I will be posting a tutorial on decorating the Russian Doll cookies soon. 
But in the meantime - here are a couple of links to two phenomenal decorators for some royal icing rose tutorials:

Sweet Sugar Belle has recently posted about simple swirl roses, and at the bottom of the post you will find links to her other tutorials on a number of different styles of royal icing roses.

Sweetambs  has a tutorial on her wet-on-wet technique to create roses. 

Perfection overload! 

Happy decorating : )


Wednesday, 1 May 2013

Vanilla Cupcakes with Cream Cheese Ganache

You know about the "kitchen triangle", don't you?
I first learnt about it in Home Economics in std 6 (grade 8). I didn't take H.E as a subject beyond the required 2 years. Instead I chose the subjects that were more relevant to my life plan at the time - biology, science, maths, etc.
I'm not to sure why we had to do H.E for two years, actually. Perhaps in the "old SA" those that called the shots in education felt that no female should matriculate without knowing how to make kedgeree. I don't know. But I did learn to make kedgeree.

I digress... Home Economics introduced me to the work triangle - the idea that the ideal kitchen layout should have cooking range, fridge and sink triangulated.

I think of that often these days while my kitchen has been reduced to this...

and I'm walking between my fridge in the lounge, my temporary 2 plate stove (that has only 1 plate working) in the dining room, and the granny flat outside to wash dishes.

It's a WIDE triangle!

Something else that might have been taught in an H.E lesson (that I missed while learning about the periodic table and co-valent bonds, etc) was pantry essentials. You know - the kind of items you really should have on hand at all times just in case you have to throw a spontaneous dinner party ; )

While I'm not able to russell up much more than beans on toast these days, I do still have a reliable stock of vanilla cupcakes and ganache in my freezer. Let them eat cake!

These are vanilla cupcakes (the basic ones we use in all our cupcake classes - nice and light and easy to hide a secret centre in!)  with white chocolate ganache centres, and whipped ganache-cream cheese icing.

Vanilla Cupcakes
recipe from Nikki Palmer - "Once Upon a Cupcake"

Pre-heat oven to 170'C
Line 2x muffin trays with cupcake cases.


4 eggs
2 cups Castor sugar

2 cups cake flour
2 tsp baking powder

1 cup milk
1/4 cup vegetable oil
2 tsp vanilla extract (I use 8-10 drops of Vanilla Girl vanilla extract)


Mix the milk and oil together in a jug, and heat in microwave for 2 min on high. Set aside for 15 minutes, then add the vanilla.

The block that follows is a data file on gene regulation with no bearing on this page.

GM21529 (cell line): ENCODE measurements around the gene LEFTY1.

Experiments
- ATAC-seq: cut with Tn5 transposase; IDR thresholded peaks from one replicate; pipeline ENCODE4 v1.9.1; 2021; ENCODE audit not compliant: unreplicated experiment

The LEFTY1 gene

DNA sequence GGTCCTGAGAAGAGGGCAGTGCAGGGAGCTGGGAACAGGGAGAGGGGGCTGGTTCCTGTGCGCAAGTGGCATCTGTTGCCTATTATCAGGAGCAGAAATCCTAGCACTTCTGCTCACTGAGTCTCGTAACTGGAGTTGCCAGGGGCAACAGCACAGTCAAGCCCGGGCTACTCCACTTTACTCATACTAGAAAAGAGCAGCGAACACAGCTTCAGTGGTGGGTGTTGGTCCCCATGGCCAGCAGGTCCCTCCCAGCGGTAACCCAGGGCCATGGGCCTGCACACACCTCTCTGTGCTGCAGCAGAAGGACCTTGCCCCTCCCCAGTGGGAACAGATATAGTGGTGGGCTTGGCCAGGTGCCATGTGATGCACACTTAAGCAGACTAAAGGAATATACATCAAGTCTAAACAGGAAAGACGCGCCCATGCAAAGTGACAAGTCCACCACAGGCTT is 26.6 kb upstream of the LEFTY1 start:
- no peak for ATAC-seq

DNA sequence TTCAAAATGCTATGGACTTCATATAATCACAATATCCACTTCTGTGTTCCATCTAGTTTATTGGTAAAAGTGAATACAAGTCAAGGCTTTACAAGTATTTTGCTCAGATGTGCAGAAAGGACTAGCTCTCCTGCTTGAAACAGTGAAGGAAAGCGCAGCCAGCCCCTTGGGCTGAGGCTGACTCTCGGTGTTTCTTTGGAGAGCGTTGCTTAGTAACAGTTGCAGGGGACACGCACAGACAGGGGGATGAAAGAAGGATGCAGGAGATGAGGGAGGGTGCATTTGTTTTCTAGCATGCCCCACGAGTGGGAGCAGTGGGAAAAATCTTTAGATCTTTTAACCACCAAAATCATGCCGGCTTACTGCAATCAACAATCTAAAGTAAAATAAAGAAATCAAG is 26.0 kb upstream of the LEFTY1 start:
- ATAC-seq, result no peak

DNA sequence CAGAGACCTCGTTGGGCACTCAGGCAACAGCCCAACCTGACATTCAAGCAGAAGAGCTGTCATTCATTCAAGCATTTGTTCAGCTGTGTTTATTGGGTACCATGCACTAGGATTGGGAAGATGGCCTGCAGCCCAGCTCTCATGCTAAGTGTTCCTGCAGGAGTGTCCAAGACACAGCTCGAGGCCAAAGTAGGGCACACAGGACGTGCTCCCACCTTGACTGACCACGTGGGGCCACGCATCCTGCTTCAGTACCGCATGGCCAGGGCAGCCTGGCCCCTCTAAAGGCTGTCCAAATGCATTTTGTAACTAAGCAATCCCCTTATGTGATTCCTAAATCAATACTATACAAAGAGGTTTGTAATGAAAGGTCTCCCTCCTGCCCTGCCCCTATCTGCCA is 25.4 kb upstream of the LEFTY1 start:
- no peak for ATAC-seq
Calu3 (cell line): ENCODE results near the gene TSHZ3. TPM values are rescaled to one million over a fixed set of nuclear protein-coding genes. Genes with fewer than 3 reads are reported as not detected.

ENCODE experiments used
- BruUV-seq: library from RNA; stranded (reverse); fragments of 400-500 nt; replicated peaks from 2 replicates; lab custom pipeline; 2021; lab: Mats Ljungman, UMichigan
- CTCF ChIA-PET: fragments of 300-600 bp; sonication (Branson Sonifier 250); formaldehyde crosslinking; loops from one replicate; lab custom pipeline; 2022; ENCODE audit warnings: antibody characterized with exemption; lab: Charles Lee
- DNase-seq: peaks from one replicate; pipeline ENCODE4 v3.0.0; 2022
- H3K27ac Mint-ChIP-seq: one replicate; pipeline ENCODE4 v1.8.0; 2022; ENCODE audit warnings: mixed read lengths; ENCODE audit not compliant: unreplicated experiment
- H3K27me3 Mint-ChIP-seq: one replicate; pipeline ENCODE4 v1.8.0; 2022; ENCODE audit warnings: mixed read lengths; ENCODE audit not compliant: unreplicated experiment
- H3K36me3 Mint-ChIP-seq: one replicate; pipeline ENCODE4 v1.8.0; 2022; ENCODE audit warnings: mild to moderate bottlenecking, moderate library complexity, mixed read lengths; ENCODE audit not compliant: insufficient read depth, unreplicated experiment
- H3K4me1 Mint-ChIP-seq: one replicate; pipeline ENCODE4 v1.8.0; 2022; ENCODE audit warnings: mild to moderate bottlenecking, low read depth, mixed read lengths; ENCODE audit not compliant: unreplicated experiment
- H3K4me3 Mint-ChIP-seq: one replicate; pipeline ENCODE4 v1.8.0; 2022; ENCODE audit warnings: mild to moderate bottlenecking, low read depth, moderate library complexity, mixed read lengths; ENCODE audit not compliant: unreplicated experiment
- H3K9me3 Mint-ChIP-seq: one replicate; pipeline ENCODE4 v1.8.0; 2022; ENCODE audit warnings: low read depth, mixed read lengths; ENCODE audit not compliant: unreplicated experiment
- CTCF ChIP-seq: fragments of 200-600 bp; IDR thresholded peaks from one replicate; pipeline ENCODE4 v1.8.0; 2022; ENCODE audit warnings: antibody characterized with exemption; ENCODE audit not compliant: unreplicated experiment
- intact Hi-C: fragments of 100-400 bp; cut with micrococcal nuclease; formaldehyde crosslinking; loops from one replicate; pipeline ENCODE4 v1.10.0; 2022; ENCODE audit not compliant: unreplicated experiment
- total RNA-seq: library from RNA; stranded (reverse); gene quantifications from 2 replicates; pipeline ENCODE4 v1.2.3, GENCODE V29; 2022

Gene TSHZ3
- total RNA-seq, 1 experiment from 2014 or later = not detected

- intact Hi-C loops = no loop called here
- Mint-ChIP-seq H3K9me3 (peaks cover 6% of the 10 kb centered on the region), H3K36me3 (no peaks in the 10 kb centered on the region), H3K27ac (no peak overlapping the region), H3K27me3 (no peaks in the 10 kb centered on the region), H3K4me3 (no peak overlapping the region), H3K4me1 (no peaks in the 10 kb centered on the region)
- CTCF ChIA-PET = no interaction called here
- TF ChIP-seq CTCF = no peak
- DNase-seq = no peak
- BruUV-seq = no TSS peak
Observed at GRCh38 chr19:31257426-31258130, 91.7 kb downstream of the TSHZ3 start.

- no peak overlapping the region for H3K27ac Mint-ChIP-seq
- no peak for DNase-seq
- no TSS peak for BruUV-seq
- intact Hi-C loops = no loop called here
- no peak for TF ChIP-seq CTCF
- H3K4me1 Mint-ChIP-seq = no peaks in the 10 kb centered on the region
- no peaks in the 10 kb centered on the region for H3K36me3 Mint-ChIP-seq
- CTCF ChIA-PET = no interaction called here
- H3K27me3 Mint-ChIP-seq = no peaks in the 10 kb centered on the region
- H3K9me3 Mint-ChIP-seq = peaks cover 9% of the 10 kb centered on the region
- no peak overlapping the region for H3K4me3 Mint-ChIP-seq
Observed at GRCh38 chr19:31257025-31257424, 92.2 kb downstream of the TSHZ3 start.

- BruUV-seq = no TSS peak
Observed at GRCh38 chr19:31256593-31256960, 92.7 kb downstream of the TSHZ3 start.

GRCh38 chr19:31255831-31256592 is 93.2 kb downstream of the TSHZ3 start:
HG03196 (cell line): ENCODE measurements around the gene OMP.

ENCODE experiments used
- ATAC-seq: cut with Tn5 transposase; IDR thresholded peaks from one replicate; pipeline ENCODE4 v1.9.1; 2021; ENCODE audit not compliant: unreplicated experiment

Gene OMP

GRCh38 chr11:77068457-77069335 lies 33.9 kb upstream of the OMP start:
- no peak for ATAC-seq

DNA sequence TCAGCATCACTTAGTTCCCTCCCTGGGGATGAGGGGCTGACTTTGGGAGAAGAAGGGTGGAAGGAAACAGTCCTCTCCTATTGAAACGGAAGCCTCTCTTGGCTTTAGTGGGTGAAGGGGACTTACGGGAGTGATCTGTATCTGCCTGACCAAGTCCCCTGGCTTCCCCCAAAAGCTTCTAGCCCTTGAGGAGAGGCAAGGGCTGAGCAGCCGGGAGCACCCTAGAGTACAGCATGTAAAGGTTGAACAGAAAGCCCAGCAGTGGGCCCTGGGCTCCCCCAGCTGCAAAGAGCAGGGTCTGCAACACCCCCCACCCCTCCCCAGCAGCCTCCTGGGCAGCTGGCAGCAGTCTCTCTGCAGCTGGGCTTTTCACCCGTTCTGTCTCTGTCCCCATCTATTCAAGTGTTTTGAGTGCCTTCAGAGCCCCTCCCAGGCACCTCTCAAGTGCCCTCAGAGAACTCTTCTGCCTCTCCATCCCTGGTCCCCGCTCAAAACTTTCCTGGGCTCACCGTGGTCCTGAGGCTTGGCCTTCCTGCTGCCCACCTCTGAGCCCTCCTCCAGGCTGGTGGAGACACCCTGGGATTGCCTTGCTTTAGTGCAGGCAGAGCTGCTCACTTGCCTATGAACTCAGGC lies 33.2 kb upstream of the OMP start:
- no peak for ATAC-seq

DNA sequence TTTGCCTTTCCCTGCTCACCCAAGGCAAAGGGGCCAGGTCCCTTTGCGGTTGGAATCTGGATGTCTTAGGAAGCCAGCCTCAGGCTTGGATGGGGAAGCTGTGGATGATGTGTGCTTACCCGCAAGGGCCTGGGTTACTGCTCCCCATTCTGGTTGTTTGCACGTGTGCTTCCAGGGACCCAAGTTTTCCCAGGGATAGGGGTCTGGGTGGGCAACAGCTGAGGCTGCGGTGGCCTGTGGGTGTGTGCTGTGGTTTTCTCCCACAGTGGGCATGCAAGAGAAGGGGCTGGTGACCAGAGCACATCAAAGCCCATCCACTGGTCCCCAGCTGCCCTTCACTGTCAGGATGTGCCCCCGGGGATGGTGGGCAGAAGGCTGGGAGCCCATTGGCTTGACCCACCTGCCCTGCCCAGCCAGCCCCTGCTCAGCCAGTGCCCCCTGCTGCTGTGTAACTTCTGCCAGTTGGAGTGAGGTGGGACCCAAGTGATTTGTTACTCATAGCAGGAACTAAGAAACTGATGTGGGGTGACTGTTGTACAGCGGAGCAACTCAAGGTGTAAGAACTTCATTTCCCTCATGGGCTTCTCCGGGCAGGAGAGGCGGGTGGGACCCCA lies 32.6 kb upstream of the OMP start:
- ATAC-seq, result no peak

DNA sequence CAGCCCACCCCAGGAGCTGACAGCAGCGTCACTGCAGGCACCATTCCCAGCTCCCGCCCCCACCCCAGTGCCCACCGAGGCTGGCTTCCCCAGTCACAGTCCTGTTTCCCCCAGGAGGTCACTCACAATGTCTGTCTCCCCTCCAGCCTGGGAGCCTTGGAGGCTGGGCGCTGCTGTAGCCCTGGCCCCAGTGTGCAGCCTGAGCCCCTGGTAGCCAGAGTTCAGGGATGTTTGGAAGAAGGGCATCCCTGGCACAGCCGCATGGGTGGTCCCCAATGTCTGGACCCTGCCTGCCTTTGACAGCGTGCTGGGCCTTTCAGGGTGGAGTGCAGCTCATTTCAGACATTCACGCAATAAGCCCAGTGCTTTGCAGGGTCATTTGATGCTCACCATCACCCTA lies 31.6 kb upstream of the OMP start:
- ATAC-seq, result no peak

Place the sugar and eggs in a mixer, and beat on high for 6 minutes, until pale and fluffy.

Sieve the flour and baking powder into two separate bowls.

Add 1/3 of the flour to the egg mix, then half the milk mix; gently blend. Add another 1/3 of flour, then the rest of the milk mix; gently blend. Finally add the rest of the flour and then the baking powder.
Mix until just combined.

Use a 1/3 cup measuring cup to fill your cupcake cases.
Bake for 15-18 minutes.

These cupcakes need to be covered with icing quite soon after they've cooled, or frozen if not used immediately. Left unfrosted, their surfaces become tacky in a short space of time.
(Freeze a dozen, now - were only making enough ganache for half the batch.)

White Chocolate Ganache with Cream Cheese

( this will be enough for 12 - 15 cupcakes, depending on how big you go with your icing swirls).

300g white chocolate
100ml cream.

1 tub (250g) cream cheese at room temp.

Place the white chocolate and cream in a heatproof bowl over simmering water. (Do not let the bowl come in direct contact with the water).
Stir occasionally until all the chocolate is melted.

Let the ganache cool, but before it has set, spoon a cupful into a piping bag fitted with a long nozzle   (see here for a picture, and another secret centre cupcake recipe).

Plunge the nozzle into the centre of the cupcake, and squeeze!

Allow the rest of the ganache to set (refrigerate if necessary to speed it up, but stir occasionally to evenly distribute the cooling areas).

Place 1 1/2 - 2 cups of ganache into a mixing bowl, and beat - slowly at first, then on medium speed until light.
Add 1 tub (250g) cream cheese at room temperature, beat together until incorporated.

Pipe onto cooled cupcakes.

Any left over ganache can be frozen; or kept in fridge, where it's handier to get at with a teaspoon...or a shovel...
; )